This weapon is good at all points, good for defense and for attack…You cannot be in a condition that the Word of God has not provided. The Word has as many faces and eyes as providence itself. You will find it unfailing in all periods of your life, in all circumstances, in all companies, in all trials, and under all difficulties. Were it fallible, it would be useless in emergencies, but its unerring truth renders it precious beyond all price to the soldiers of the cross…Nothing makes a man self-contained, cool, and equal to every emergency like always falling back upon the infallible Book and remembering the declaration of Jehovah, who cannot lie.

If he can, Satan will even try to twist the words of Scripture in our mind so we might use it to justify or validate sinful or harmful choices. He did this with Eve, he tried it with Jesus, and he will try it with you, believer. This is why it is so important to know the Word well. Value, revere, and treasure it; study and memorize it; understand and apply it.

Spurgeon discusses the ways in which the devil is a “roaring lion seeking whom he may devour” (I Pet. 5:8). He reminds us that Satan is always on the move and active; certainly we observe signs of his presence and activity everywhere we look around us. But we need not look far to know that he finds opportunities in our own individual lives and hearts, when we are distracted or overwhelmed by worldly matters, or spiritually inattentive, to pounce by means of temptation, evil thoughts, persecution, fear or doubt. In spite of the fact that Jesus assured that the gates of hell would never prevail over His church, Satan has always and is constantly looking for ways to hinder believers and the progress of Christ’s kingdom.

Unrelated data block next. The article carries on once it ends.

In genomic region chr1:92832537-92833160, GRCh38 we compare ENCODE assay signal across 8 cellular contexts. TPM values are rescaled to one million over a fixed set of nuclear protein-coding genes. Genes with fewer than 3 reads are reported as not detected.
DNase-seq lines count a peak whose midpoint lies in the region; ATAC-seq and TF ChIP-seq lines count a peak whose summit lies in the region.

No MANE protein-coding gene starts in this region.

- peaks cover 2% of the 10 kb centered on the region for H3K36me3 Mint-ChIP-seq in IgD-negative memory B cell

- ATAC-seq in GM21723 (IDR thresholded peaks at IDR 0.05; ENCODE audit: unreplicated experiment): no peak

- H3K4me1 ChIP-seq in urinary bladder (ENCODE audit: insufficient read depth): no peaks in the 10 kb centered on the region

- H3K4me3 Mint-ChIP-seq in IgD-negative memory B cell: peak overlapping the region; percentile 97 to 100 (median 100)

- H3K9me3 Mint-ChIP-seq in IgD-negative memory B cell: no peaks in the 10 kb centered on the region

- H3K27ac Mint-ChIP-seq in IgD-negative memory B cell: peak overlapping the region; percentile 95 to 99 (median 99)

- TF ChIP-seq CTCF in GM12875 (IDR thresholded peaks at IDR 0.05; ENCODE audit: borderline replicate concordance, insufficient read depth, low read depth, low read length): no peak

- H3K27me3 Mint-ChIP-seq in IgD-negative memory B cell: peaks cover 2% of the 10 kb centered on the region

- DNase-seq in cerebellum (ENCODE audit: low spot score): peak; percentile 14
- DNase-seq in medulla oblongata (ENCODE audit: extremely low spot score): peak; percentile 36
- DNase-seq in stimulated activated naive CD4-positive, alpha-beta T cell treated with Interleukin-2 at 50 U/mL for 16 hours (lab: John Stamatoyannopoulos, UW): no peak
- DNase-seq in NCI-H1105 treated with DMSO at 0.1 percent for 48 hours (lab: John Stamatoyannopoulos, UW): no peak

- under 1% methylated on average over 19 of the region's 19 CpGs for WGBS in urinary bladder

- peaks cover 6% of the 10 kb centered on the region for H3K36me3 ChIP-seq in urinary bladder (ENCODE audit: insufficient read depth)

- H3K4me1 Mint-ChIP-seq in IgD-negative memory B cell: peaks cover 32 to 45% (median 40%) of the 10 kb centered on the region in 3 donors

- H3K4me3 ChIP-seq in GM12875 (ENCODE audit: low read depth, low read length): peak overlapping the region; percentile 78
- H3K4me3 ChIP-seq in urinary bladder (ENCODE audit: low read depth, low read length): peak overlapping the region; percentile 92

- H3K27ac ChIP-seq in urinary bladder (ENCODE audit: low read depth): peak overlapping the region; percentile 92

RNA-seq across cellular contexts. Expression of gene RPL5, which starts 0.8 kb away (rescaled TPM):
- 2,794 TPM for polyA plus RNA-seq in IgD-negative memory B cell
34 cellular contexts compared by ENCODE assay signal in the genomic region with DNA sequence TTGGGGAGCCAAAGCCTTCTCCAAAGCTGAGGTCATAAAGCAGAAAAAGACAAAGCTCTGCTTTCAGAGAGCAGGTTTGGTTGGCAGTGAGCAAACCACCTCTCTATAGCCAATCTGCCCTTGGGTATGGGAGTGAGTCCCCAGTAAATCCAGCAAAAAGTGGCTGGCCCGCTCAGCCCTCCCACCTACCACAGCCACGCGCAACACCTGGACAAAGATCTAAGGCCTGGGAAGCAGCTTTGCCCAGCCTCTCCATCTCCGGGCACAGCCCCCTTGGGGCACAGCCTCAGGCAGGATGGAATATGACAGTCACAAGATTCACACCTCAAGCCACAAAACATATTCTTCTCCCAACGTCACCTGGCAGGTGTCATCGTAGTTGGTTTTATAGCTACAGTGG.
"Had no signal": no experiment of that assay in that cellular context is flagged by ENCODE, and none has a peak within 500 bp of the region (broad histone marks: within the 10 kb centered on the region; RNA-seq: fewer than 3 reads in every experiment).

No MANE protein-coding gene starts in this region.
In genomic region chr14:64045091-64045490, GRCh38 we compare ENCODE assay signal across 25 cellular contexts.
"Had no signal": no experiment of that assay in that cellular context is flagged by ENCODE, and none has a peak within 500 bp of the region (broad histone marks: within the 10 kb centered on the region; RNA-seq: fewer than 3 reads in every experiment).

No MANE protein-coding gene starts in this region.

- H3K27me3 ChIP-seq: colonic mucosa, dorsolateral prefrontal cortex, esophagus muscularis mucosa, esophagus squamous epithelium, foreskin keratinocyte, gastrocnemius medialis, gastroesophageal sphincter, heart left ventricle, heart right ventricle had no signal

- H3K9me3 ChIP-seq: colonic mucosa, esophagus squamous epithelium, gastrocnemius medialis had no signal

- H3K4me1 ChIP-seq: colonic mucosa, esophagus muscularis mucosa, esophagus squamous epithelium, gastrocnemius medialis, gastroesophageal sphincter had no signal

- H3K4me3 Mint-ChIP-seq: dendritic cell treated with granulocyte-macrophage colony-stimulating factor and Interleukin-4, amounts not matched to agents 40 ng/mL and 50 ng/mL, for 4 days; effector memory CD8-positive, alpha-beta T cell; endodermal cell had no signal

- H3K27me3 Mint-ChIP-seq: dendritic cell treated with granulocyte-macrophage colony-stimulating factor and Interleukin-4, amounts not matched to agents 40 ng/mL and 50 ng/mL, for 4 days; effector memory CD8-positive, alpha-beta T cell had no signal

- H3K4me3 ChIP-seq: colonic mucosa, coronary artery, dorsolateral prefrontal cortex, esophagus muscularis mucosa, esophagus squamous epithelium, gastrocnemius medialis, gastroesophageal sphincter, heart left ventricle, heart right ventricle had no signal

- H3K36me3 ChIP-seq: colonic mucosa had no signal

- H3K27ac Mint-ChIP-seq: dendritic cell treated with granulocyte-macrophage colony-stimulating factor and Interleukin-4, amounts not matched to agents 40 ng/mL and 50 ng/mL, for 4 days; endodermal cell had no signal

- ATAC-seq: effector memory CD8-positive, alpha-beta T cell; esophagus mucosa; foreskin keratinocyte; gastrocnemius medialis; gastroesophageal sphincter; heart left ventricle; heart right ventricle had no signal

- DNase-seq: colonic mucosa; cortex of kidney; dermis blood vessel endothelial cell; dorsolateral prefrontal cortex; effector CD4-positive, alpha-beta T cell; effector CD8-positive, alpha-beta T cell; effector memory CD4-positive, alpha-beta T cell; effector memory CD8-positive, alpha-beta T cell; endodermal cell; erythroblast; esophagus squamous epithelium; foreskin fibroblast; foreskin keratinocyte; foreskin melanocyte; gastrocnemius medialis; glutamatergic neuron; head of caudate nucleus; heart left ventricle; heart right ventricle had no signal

The history of the Old Testament is a history of Satan endeavoring to hinder the work of the Lord. It has been the same since the days of the Lord Jesus Christ, When Jesus was on earth, Satan hindered Him…When the apostles began their ministry, Herod and the Jews sought to hinder them; and when persecution  failed, all sorts of heresies and schisms broke out in the church: Satan still hindered them…If we toil in the field, he seeks to break the plow; if we build the walls, he labors to cast down the stones; if we would serve God in suffering or in conflict – everywhere Satan hinders us.

With this thought in mind, Spurgeon reminds his readers that we are soldiers, and that we cannot be both the friend of God and the friend of the world. Although children and servants of the King, we are temporarily living in enemy territory. This Enemy is one that will never offer a truce, one with whom we can never come to terms of peace. There can be no negotiating or compromise. Yet, we are not left alone or unequipped to navigate this territory. Spurgeon describes the spiritual armory that is available to us as outlined in Ephesians 6 and provides some insight into their importance and use to us on the battlefield. Before he left them, Jesus reminded His followers, “In the world you will have tribulation: but be of good cheer (take heart, have courage); I have overcome the world” (John 16:33). We are soldiers, but we have a Champion who has already won the war. With boldness we can move onward, in the power of His might, and armed with the Sword of the Spirit!

Other books in the Christian Living Classics series taken from Spurgeon’s sermons and compiled and edited by Robert Hall include:

Related sites and articles

What book have you read that you’ve found particularly helpful in the area of spiritual warfare?